Congressmen Act After Lawyer Arrested in China

November 25, 2009 Updated: November 26, 2009
Congressman Frank Wolf (R-VA) spoke at an emergency press conference Nov. 23 on Capitol Hill on behalf of lawyer Jiang Tianyong, who is being increasingly harassed by the Chinese regime. (Gary Feuerberg/The Epoch Times)
Congressman Frank Wolf (R-VA) spoke at an emergency press conference Nov. 23 on Capitol Hill on behalf of lawyer Jiang Tianyong, who is being increasingly harassed by the Chinese regime. (Gary Feuerberg/The Epoch Times)

WASHINGTON—Jiang Tianyong, a veteran human rights lawyer, was unlawfully arrested during Obama’s visit to China recently, and is under further threat from the Chinese regime for seeking a meeting with the American president during that time, said Congressman Chris Smith.

Rep. Smith, a Republican from New Jersey, was prompted to hold an emergency press conference on Capitol Hill Nov. 23. He said that unless action is taken by the U.S. government, the communist regime may ratchet up the persecution of Jiang with a “show trial” and imprisonment in a forced labor camp.

“Several leading dissidents were rounded up, harassed, punched, beaten, threatened, and detained immediately prior to, during, and after the president’s visit.” said Congressman Smith.

Prior to his arrest, Jiang had just returned to China after spending four weeks in the United States. He had testified on Capitol Hill twice on his experience defending victims of forced abortions and sterilizations, part of China’s repressive one-child policy. Congress had an obligation to protect their witnesses, said Rep. Smith, and the harassment and threats to Jiang were an attack on the Congress.

The U.S. Embassy initiated the idea that Jiang and other defense rights lawyers meet with President Obama when the latter was in China, according to an interview Jiang gave to Human Rights in China (HRIC). The embassy became noncommittal and eventually said “no” to Jiang when he called from a location near the embassy, he said.

Immediately after this phone call to the embassy, 200 police pulled up and interrogated Jiang and a colleague for over an hour, Jiang said. He and his colleague were held until Obama departed that afternoon. The following morning Jiang was arrested when he and his wife were taking their seven-year-old daughter to school.

When Jiang challenged the lawfulness of his detention, the police told him that he was held for “attacking the police,” according to Amnesty International. Jiang told HRIC that he learned later that “during his detention, two policemen went to his daughter’s school and told her teacher that they were there because her father beat a policeman.”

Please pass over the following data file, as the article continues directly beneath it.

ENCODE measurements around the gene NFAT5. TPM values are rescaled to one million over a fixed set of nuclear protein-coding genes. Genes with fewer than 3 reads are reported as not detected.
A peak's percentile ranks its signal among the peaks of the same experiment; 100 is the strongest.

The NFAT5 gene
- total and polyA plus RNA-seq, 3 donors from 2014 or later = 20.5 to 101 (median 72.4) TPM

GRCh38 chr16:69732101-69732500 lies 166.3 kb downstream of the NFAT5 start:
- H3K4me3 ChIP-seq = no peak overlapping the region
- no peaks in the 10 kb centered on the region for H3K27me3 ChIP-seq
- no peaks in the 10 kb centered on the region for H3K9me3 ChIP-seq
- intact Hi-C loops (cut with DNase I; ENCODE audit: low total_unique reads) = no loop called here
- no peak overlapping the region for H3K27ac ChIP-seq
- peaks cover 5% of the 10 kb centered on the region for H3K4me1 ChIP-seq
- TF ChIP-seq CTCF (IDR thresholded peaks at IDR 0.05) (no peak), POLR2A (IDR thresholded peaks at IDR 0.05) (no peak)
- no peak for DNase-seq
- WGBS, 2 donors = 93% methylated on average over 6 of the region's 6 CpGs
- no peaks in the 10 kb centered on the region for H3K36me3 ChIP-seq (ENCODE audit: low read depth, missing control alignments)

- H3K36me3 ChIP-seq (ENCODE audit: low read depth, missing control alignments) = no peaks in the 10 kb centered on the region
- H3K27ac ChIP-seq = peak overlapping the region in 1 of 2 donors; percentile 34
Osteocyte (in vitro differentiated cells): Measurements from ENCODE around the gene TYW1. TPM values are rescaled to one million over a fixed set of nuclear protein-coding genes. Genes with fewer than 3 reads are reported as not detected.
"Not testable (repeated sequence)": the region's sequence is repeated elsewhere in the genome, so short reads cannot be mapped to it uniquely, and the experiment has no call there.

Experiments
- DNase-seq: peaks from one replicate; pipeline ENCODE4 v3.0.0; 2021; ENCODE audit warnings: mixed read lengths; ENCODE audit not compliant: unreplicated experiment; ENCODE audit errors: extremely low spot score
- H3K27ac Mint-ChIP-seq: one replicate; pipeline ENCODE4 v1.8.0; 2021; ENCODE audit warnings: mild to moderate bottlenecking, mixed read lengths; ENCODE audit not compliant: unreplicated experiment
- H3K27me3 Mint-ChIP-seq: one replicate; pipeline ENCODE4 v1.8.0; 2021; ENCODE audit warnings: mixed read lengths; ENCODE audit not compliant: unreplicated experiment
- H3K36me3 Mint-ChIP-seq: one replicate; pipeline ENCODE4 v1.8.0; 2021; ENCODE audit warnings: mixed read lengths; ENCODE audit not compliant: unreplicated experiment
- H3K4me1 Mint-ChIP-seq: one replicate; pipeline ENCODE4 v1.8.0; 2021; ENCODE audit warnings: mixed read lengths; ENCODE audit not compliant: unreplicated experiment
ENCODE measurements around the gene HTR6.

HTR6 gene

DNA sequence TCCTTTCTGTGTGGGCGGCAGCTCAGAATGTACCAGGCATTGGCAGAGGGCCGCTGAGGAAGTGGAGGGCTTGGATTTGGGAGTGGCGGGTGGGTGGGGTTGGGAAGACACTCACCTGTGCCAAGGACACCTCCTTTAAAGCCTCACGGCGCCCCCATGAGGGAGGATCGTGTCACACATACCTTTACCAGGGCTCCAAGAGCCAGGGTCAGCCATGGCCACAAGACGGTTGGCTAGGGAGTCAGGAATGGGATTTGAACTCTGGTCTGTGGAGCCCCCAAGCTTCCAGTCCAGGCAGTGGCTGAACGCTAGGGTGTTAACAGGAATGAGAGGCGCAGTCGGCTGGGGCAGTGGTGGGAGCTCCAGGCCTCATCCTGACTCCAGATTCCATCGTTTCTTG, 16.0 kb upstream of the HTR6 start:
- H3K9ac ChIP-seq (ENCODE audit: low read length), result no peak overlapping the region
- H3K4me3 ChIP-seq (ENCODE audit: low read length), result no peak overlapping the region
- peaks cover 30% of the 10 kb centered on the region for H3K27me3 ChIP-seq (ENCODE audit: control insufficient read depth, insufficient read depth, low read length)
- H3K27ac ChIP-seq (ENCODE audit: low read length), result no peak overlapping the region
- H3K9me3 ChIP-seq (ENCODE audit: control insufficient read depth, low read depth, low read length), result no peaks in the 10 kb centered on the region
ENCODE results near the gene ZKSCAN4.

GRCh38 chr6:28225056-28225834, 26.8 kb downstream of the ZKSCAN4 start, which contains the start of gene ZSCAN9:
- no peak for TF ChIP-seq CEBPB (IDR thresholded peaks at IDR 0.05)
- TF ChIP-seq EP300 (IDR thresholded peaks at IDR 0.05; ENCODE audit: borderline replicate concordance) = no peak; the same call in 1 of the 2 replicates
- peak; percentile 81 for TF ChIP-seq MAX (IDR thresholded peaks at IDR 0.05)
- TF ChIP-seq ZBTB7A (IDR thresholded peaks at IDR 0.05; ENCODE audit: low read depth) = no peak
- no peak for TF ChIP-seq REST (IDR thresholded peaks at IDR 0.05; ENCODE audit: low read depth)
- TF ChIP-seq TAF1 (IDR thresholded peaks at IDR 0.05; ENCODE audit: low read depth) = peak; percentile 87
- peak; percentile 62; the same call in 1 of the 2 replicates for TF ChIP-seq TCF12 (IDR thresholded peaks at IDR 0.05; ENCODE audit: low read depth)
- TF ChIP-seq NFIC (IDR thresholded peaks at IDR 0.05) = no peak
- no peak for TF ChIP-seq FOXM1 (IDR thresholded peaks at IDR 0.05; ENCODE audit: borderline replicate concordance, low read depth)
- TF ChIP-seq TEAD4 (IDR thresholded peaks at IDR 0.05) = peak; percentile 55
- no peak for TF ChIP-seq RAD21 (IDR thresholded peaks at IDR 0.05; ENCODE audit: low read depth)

After more than 13 hours of questioning, Jiang was told he could go home. He told HRIC that the chief interrogator, Huang Bo, said to him, “You have not seen the last of this yet.”

These words are what worry Congressmen Frank Wolf and Smith. Surveillance of Jiang has intensified with more police, and an additional police car, said Rep. Smith. His home had already been under surveillance since July 31 when a booth was set up outside Jiang’s apartment—it is manned 24 hours a day.

Obama Urged to Act

Congressman Chris Smith (R-NJ) called an emergency press conference Nov. 23 on Capitol Hill on behalf of Chinese human rights attorney Jiang Tianyong (pictured on the left). Jiang was arrested during Obama's visit and is now under heavy surveillance. Congressman Frank Wolf is seated. (Lisa Fan/The Epoch Times)
Congressman Chris Smith (R-NJ) called an emergency press conference Nov. 23 on Capitol Hill on behalf of Chinese human rights attorney Jiang Tianyong (pictured on the left). Jiang was arrested during Obama's visit and is now under heavy surveillance. Congressman Frank Wolf is seated. (Lisa Fan/The Epoch Times)
Rep. Smith expressed annoyance that Chinese authorities would mistreat human rights defenders, especially in response to an American president’s visit, and called it “an affront” to decent and civilized people.

Rep. Smith called upon the U.S. government to act. He suggested President Obama call Chinese regime leader Hu Jintao and tell him Jiang should not be harmed just because he wanted to talk to Obama.
The U.S. ambassador to China should drive over to Jiang’s home and “stand with him,” said Rep. Smith. Rep. Wolf agreed, saying, “That’s what previous administrations did.”

Jiang's Work Puts His Life in Danger

Jiang spoke of a 24-year old woman’s ordeal of forced abortion during his testimony at Capitol Hill on Nov. 10.

“The officials held her on the bed and gave her a poisonous shot, despite that her due date was soon. The needle went through her belly to the nine-month old fetus. The woman said, ‘At first, I could feel my baby was kicking; after a while it stopped.’ Ten hours later, she gave birth to a dead baby. The official threw the dead baby into a bucket.”

Reggie Littlejohn, president of Women’s Rights Without Frontiers, said that Jiang has risked his life to tell the world about “the greatest human rights atrocity against women in human history.”

Littlejohn was on the same panel with Jiang at the hearing. She quoted Jiang, who said privately to the others on the panel: “I am worried when I go back to China. If anything happens to me, could you watch out for my wife and my daughter?”